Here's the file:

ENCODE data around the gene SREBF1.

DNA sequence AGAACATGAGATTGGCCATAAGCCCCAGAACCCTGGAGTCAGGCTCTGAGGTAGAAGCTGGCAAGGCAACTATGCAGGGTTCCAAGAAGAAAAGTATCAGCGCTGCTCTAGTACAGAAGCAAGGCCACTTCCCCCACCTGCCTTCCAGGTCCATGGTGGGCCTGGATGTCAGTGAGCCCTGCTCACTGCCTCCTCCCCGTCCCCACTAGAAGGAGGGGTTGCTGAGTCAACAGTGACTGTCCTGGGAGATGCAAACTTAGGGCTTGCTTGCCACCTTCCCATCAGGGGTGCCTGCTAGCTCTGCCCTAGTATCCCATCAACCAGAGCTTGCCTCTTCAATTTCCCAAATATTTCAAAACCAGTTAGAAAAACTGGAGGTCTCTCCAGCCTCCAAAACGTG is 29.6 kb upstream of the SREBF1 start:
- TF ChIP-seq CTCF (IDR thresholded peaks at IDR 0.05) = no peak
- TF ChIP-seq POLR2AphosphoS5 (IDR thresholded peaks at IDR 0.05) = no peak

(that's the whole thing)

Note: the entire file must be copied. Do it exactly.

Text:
ENCODE data around the gene SREBF1.

DNA sequence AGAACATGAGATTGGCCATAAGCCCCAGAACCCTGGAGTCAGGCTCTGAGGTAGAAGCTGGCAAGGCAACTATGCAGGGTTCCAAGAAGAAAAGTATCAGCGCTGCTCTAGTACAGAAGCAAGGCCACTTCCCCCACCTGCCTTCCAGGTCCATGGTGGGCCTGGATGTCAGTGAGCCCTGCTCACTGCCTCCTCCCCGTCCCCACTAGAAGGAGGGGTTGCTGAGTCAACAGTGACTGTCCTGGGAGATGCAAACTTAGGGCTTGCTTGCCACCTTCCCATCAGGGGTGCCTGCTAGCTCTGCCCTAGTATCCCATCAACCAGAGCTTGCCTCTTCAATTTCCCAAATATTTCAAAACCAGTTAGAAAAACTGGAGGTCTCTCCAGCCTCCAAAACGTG is 29.6 kb upstream of the SREBF1 start:
- TF ChIP-seq CTCF (IDR thresholded peaks at IDR 0.05) = no peak
- TF ChIP-seq POLR2AphosphoS5 (IDR thresholded peaks at IDR 0.05) = no peak